A diversity director who builds trust with minority students through campus events. A scholar researching racial disparities in higher education. A divinity school PhD student with a heart for urban apologetics. A national recruiter focusing on applicants of color. A communications professor with a background in African American rhetoric. A rising basketball star who marches for black lives.
These represent a handful of the black members of the Liberty University community who have cut ties with the school over the past three weeks, as majority white institutions across the country are turning new attention to race and diversity.
In interviews with CT, they recounted defending Liberty in the past. But this time, they felt unable to excuse president Jerry Falwell Jr.’s tweet with the Virginia governor’s controversial blackface photo, even after he deleted the post and apologized for the unintended trauma and offense it caused.
To make a political point, Falwell suggested he would wear a COVID-19 mask displaying Gov. Ralph Northam’s controversial 1984 yearbook photo, which showed one college student in blackface and another dressed in Ku Klux Klan robes.
Falwell also sent out tweets in early June condemning George Floyd’s killing and supporting peaceful protestors near Liberty. But black staff members like Keyvon Scott, an outgoing online admissions counselor, believed the moment called for far more.
“If you want to show people what Christians are supposed to do, stand up for the black community,” Scott said. “Stand with people who are hurting and pray for the nation.”
The departing staff and students say frustration over Falwell’s leadership has been swelling for years, particularly among minorities. They told CT that while Falwell doesn’t represent the things they loved about their school, his remarks influence outside perceptions of the Christian university as well as the environment for black students on campus.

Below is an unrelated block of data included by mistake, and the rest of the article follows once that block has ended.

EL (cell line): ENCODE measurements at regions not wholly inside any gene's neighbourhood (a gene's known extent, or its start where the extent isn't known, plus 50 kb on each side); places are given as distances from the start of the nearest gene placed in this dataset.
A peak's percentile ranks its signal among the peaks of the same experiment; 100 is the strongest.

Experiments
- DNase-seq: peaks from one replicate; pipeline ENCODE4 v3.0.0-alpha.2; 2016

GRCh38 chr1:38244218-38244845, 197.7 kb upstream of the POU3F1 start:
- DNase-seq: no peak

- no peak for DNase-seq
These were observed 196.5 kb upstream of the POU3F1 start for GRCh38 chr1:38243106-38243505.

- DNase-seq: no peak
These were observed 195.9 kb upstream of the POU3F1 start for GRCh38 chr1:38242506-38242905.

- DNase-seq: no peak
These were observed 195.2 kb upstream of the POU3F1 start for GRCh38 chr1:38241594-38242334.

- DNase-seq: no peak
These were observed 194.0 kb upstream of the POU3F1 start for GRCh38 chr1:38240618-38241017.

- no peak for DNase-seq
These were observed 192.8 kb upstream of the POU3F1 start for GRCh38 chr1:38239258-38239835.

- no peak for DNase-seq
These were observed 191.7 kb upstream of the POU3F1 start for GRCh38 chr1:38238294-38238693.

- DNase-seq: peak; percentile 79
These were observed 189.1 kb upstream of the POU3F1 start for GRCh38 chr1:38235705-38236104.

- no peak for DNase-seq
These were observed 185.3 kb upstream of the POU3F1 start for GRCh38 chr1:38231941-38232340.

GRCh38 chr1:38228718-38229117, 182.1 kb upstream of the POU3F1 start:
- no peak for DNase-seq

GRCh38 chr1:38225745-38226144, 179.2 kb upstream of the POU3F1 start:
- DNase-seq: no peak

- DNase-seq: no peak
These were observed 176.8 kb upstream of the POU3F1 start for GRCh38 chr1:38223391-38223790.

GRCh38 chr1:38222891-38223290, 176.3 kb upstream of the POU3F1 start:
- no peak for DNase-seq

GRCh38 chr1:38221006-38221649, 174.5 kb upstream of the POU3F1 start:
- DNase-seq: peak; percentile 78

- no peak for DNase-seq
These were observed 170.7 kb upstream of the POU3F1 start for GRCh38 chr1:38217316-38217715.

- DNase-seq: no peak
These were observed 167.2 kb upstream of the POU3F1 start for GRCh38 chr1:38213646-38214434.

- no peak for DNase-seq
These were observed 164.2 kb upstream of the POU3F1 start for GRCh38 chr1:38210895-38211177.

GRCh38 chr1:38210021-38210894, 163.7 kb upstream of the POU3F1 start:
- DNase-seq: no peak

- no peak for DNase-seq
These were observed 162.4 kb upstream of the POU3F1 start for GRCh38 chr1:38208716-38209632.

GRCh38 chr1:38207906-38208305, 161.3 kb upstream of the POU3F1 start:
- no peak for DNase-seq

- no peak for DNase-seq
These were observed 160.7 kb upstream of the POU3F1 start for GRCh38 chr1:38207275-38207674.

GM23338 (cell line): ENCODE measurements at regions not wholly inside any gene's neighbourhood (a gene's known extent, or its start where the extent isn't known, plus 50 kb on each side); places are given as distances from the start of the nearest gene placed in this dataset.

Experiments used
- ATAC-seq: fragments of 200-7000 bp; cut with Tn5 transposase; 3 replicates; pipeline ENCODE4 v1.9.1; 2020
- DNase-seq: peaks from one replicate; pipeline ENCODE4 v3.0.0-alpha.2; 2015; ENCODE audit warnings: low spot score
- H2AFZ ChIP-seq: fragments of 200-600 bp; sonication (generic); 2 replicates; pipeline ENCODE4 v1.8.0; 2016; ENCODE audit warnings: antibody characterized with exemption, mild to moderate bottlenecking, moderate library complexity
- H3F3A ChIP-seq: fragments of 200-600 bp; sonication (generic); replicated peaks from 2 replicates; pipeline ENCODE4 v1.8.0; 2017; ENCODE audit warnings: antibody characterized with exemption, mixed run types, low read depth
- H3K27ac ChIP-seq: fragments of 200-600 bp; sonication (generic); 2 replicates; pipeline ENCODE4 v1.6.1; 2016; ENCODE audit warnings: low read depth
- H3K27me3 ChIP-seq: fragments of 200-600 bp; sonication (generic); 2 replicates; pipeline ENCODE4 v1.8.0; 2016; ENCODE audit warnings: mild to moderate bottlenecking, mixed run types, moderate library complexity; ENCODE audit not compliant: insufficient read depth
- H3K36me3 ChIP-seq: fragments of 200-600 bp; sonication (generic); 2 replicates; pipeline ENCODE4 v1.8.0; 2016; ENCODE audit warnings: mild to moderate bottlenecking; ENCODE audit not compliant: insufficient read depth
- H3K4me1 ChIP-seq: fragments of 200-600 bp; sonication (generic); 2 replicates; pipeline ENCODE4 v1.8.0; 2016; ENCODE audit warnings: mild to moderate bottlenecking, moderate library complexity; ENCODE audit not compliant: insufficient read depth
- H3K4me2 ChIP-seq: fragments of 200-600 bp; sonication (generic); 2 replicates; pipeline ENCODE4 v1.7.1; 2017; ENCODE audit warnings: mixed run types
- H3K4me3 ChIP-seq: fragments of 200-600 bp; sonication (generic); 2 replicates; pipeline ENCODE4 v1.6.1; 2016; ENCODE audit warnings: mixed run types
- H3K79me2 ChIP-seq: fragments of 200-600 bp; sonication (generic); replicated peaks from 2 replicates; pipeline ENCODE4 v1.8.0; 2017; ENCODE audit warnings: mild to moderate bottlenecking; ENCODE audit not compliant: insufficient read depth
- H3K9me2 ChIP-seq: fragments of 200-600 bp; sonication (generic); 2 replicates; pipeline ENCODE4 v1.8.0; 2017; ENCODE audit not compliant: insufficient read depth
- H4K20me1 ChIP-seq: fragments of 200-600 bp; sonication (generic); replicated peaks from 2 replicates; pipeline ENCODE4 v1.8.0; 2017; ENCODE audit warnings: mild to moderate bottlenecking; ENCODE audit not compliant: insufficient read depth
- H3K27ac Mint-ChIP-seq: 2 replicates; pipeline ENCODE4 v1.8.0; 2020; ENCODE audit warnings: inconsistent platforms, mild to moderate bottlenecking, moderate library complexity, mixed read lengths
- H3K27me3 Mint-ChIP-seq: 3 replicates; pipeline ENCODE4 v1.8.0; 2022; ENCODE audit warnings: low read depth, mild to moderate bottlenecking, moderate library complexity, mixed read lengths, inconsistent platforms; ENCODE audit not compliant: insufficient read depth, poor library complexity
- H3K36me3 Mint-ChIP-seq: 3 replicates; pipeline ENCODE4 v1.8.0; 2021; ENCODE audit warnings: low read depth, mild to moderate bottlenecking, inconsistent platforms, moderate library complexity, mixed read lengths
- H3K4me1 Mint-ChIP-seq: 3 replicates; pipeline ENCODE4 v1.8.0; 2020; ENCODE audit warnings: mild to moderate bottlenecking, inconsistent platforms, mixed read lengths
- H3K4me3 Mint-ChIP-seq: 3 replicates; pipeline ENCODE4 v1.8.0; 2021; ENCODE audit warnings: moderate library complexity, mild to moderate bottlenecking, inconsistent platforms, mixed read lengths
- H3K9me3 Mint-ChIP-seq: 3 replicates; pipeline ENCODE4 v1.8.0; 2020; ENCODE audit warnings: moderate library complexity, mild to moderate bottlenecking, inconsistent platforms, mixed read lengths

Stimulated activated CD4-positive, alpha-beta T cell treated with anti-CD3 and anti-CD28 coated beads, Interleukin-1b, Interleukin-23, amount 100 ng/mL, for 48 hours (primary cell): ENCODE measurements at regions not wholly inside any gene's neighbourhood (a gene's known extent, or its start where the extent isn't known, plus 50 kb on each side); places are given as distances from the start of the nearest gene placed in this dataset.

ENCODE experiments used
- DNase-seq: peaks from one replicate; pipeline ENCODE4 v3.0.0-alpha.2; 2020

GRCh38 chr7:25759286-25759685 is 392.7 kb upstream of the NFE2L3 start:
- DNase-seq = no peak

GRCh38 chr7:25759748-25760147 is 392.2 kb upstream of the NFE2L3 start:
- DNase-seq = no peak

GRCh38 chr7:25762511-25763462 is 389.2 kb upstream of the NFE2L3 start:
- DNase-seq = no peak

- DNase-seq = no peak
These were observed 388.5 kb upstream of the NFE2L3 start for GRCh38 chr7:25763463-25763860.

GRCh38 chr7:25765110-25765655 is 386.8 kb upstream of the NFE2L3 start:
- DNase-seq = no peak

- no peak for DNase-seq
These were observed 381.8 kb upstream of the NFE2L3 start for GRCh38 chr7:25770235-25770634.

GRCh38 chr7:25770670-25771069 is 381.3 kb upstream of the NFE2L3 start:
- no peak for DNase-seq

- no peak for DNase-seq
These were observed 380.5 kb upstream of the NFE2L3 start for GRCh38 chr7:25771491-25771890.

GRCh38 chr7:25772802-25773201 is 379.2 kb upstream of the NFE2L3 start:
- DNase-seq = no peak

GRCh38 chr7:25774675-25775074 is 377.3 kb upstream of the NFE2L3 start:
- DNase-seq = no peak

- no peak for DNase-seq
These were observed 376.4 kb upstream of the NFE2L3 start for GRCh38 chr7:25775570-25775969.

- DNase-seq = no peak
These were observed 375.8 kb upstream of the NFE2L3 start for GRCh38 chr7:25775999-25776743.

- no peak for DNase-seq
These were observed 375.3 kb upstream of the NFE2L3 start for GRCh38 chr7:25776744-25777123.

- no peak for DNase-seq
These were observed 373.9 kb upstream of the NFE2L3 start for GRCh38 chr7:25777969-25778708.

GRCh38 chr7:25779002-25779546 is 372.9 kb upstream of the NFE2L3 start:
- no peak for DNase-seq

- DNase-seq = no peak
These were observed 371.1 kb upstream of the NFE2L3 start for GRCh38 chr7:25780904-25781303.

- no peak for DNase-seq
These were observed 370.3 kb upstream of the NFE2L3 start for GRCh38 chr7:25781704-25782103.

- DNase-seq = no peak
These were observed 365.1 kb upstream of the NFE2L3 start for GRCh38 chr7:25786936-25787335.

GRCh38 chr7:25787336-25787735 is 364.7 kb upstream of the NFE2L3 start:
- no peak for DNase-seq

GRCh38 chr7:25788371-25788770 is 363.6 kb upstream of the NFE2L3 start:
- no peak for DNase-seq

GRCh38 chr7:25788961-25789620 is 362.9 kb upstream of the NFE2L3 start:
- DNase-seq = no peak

Black alumni, including pastors at prominent churches such as McLean Bible and Epiphany Fellowship; ministry leaders such as Be the Bridge founder Latasha Morrison; and professional athletes have said they can no longer endorse the school. At least a half dozen black employees have left. A GoFundMe page launched to aid black employees who want to quit is more than halfway to its $30,000 goal.
As Falwell pointed out to The Washington Post, the numbers of people leaving are still small by Liberty standards; the school includes some 100,000 students on campus and online, 9,000 faculty, and 360,000 graduates.
Though Liberty has faced scrutiny over Falwell’s leadership before, outspoken criticism from within the university has been far less common. With their departures and statements, Liberty’s black minority has led the charge in calling for change for the sake of the community and its Christian witness.
Whether they call it conscience or God’s calling, they see their decision to leave as a moral imperative.
“I could no longer stand at an event, arena, or stage and lie that LU was everything I’d hoped for when I stepped on campus in 2012,” wrote former diversity recruitment specialist Obehi Idiake, thinking back to the black parents who asked him pointedly whether they should send their kids to Liberty.
An alumnus who worked for the school for six years, Idiake stepped down at the start of last year but spoke out for the first time in recent weeks when he joined dozens of black alumni who called for Falwell’s resignation. That call has turned into an online petition with 35,000 signatures.
Liberty’s board of trustees has stood by the president. “We understand these images have been hurtful for a number of our friends to see,” said board chair Jerry Prevo, following a meeting to discuss the tweets last Monday. “We also know him and know him not to be a racist. Nor do we believe that he has been running Liberty University in a way that discriminates against African Americans.”
Many black students have expressed feeling a disconnect between the type of Christian college they expected and the environment they encountered at Liberty. Some associated Liberty not with its Moral Majority roots but its taglines: “the largest Christian university in the world” and “training champions for Christ.”